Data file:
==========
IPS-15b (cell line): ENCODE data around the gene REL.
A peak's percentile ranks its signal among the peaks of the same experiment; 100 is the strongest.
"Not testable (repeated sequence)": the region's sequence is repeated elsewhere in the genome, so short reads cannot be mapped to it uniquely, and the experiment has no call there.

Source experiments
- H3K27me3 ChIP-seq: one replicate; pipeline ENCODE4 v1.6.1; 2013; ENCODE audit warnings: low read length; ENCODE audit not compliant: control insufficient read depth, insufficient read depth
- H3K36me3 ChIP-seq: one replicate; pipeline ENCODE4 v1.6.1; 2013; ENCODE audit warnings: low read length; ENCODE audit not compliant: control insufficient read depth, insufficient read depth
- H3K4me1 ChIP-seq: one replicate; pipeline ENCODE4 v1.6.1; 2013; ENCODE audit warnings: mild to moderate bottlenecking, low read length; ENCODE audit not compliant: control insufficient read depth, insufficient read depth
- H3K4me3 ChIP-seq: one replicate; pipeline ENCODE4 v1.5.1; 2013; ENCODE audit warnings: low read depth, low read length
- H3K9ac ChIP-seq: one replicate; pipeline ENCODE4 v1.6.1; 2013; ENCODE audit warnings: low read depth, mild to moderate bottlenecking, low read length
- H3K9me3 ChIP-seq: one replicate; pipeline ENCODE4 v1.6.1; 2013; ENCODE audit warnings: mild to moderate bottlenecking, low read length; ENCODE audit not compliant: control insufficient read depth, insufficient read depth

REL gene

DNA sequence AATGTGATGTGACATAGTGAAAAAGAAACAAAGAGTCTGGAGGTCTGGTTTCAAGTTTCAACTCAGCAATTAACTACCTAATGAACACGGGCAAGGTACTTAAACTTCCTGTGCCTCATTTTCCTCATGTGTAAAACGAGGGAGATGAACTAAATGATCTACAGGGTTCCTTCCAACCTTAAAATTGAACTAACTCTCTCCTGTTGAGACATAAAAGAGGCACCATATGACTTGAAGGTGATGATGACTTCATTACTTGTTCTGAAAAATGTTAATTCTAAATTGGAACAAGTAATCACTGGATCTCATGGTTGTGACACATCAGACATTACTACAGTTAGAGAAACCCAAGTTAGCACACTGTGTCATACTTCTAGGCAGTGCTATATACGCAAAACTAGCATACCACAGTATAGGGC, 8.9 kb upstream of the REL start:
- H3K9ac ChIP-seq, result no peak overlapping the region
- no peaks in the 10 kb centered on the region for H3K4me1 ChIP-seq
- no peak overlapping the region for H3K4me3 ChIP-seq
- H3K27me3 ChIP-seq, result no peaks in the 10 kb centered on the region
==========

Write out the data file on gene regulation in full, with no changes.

IPS-15b (cell line): ENCODE data around the gene REL.
A peak's percentile ranks its signal among the peaks of the same experiment; 100 is the strongest.
"Not testable (repeated sequence)": the region's sequence is repeated elsewhere in the genome, so short reads cannot be mapped to it uniquely, and the experiment has no call there.

Source experiments
- H3K27me3 ChIP-seq: one replicate; pipeline ENCODE4 v1.6.1; 2013; ENCODE audit warnings: low read length; ENCODE audit not compliant: control insufficient read depth, insufficient read depth
- H3K36me3 ChIP-seq: one replicate; pipeline ENCODE4 v1.6.1; 2013; ENCODE audit warnings: low read length; ENCODE audit not compliant: control insufficient read depth, insufficient read depth
- H3K4me1 ChIP-seq: one replicate; pipeline ENCODE4 v1.6.1; 2013; ENCODE audit warnings: mild to moderate bottlenecking, low read length; ENCODE audit not compliant: control insufficient read depth, insufficient read depth
- H3K4me3 ChIP-seq: one replicate; pipeline ENCODE4 v1.5.1; 2013; ENCODE audit warnings: low read depth, low read length
- H3K9ac ChIP-seq: one replicate; pipeline ENCODE4 v1.6.1; 2013; ENCODE audit warnings: low read depth, mild to moderate bottlenecking, low read length
- H3K9me3 ChIP-seq: one replicate; pipeline ENCODE4 v1.6.1; 2013; ENCODE audit warnings: mild to moderate bottlenecking, low read length; ENCODE audit not compliant: control insufficient read depth, insufficient read depth

REL gene

DNA sequence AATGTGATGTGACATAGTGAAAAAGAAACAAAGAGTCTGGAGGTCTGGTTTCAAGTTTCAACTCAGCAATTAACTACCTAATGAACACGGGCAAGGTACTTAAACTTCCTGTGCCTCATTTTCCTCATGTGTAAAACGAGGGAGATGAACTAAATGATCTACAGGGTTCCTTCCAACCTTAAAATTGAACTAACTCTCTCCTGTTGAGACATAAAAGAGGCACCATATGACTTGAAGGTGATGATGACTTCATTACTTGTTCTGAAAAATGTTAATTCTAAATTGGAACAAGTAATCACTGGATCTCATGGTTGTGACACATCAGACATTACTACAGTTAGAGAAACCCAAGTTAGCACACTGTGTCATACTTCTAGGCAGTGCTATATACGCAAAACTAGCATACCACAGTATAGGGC, 8.9 kb upstream of the REL start:
- H3K9ac ChIP-seq, result no peak overlapping the region
- no peaks in the 10 kb centered on the region for H3K4me1 ChIP-seq
- no peak overlapping the region for H3K4me3 ChIP-seq
- H3K27me3 ChIP-seq, result no peaks in the 10 kb centered on the region